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The Road to Rio: Like Climbing Everest

What is it like to get to the top in world of Olympic Sailing? A bit like conquering the highest peak in the world.

July 20, 2016
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When an Olympic sailing heavyweight says ‘I think going to the Olympics is rather like climbing an Everest’, you get a feel for the commitment and determination required to reach the top.

The Olympic Games is the pinnacle of sailing, also reaching an unrivalled number of sports fans. Stars are born on the journey through the Youth Sailing World Championships and into the Sailing World Cup, but they come of age at the Olympics. It’s where dreams come true, heroes are made and sailors become national property.

The narratives within each Olympiad are some of the most compelling you will find anywhere, and when even getting there is described as climbing the world’s highest peak you know the main event will be a blockbuster.

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“I talked to a well-known mountaineer recently… he climbed Everest and he was like, you get down from the mountain and you look at it and think, can I go somewhere even higher or even more challenging,” explains Jonas Høgh-Christensen, London 2012 silver medallist and two-time Finn Gold Cup winner. “To me that is the same thing: I look at the Olympics and it is the biggest challenge you can have in sailing.

“Going to the Olympics is like climbing one of the great peaks. It’s what keeps drawing me back and going for the Games. There are times that you are going for a run and it’s raining and freezing but you just have to keep on up the mountain. It is physically tough to keep doing this every day, but everybody wants to try to win an Olympic gold medal, it is our own particular Everest.”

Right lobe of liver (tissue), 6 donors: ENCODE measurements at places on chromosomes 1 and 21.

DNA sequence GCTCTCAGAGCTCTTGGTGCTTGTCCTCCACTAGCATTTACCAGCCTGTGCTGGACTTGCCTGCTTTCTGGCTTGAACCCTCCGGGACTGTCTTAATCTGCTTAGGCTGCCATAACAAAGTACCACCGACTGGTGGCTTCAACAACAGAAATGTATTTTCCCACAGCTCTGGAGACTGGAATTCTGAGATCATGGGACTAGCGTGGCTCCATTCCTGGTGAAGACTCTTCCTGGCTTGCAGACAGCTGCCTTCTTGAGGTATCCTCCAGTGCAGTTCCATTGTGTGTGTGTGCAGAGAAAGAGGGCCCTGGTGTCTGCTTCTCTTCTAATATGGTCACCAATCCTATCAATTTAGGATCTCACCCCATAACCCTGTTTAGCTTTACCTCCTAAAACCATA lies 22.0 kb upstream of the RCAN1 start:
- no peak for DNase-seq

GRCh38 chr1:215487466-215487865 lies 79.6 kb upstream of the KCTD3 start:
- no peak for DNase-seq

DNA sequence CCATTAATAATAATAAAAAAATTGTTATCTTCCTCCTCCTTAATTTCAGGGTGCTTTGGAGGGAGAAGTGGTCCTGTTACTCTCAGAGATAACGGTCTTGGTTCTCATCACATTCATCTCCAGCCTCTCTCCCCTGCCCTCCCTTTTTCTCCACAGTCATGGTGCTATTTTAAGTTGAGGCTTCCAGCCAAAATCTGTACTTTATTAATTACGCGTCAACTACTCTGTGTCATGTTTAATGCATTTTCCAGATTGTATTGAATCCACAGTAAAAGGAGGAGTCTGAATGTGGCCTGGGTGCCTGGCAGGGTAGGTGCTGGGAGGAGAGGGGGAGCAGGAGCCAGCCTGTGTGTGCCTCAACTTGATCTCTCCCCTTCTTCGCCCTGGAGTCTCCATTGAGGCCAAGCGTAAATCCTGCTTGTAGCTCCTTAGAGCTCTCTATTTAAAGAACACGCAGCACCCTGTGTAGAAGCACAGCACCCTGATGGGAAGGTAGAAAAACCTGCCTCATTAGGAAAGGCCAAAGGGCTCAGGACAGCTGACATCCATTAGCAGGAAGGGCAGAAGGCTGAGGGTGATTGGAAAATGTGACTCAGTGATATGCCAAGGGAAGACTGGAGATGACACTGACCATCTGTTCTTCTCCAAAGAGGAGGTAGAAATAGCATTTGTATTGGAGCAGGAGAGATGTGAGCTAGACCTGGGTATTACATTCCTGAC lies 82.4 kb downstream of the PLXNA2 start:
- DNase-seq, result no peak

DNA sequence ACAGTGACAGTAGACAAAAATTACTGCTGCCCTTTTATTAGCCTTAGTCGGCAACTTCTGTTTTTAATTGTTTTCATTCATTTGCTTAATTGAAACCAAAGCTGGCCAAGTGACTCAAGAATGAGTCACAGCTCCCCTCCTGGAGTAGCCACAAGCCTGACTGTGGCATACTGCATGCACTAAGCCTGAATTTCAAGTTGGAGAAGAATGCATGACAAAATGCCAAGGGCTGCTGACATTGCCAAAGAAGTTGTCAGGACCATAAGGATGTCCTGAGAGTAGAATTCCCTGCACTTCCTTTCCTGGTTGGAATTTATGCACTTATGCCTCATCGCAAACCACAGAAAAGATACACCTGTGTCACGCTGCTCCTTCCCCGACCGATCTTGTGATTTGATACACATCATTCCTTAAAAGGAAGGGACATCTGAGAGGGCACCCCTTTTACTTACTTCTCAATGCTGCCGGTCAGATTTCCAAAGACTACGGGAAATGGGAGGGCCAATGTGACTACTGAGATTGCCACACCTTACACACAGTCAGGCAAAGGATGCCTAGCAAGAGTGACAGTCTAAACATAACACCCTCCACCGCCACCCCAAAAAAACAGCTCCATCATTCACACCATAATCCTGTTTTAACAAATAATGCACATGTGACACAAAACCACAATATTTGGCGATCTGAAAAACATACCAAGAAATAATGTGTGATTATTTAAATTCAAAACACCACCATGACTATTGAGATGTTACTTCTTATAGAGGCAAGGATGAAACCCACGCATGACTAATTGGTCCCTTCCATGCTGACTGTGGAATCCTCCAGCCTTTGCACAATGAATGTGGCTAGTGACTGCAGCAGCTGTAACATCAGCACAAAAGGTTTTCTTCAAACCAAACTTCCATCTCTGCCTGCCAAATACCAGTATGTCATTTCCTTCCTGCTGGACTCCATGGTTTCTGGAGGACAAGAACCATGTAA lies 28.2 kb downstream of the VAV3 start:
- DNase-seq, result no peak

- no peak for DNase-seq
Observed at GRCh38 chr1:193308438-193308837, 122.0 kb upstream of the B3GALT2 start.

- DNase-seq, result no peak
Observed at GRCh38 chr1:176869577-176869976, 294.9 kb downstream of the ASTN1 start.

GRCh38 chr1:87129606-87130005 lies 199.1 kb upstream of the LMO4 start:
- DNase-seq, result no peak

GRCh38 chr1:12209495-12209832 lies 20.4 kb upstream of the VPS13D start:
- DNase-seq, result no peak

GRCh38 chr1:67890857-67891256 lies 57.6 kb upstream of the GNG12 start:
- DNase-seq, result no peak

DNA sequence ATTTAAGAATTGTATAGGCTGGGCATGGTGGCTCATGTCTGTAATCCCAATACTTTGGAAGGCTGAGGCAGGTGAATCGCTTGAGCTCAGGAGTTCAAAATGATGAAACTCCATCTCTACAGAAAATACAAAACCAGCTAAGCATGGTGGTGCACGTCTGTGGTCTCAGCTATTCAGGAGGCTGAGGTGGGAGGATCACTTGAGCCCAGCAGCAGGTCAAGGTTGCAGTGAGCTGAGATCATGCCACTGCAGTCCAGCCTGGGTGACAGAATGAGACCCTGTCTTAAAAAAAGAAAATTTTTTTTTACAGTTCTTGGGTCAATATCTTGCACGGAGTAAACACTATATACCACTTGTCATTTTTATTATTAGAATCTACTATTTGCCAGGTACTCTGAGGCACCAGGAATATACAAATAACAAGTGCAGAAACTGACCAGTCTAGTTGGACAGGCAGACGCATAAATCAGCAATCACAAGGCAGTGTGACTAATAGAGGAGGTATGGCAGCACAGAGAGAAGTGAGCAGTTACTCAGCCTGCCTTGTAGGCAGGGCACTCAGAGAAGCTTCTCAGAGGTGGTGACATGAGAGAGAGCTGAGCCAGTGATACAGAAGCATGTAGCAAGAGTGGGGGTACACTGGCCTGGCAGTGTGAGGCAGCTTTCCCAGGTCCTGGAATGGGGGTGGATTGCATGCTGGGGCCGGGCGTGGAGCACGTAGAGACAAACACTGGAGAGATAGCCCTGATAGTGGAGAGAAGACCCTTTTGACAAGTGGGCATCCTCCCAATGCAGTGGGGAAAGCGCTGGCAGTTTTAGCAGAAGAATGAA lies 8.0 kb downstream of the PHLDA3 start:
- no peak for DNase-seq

Høgh-Christensen faced up to his mountain at the 2012 Olympic Games. He famously battled Great Britain’s Ben Ainslie in one of the most gripping contests of London 2012. One was aiming to become the most decorated sailor in Olympic history, the other was aiming to make existing record holder and fellow Dane, Paul Elvstrøm, proud.

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rio 2016
Gearing up for the Olympics at the 2016 test event in Rio. Jesus Renedo

In front of a capacity crowd in Weymouth it was who dares wins in the Medal Race with the victor etching their name in sports history. One of the great Olympic battles ensued and it was Ainslie who pulled in all of his experience to fend off the Dane to become king.

Høgh-Christensen was left slumped in his Finn, the onboard camera showing an immediate, live impact as the disappointment hit. Ainslie’s legacy was secured as he bowed out of Olympic sailing, but for Høgh-Christensen there was unfinished business.

Thinking his time was up after London 2012 he stepped away from Olympic sailing, returning to work in the music business. But having reflected more on his achievements, the lure of the mountain was too great. The need to go somewhere higher, continue the challenge, saw Høgh-Christensen make a comeback at the Santander worlds in 2014 and now he is a serious contender for Rio 2016.

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In Rio, though, the Great Dane has a new foe. Stand up, Giles Scott, heir to Ainslie’s throne. Scott heads into the Games as the unprecedented favourite to continue Great Britain’s remarkable Finn story. Ask those in the know and Giles Scott is the man who ‘should’ become the new king of the men’s heavy singlehander.

Høgh-Christensen and Scott will be part of a 23-boat Finn fleet in Rio and overall, two of 380 sailors from 66 nations competing in Brazil. Each individual will have set a target and whatever that individual target is it’s still going to take the effort required to summit Mount Everest to get there.

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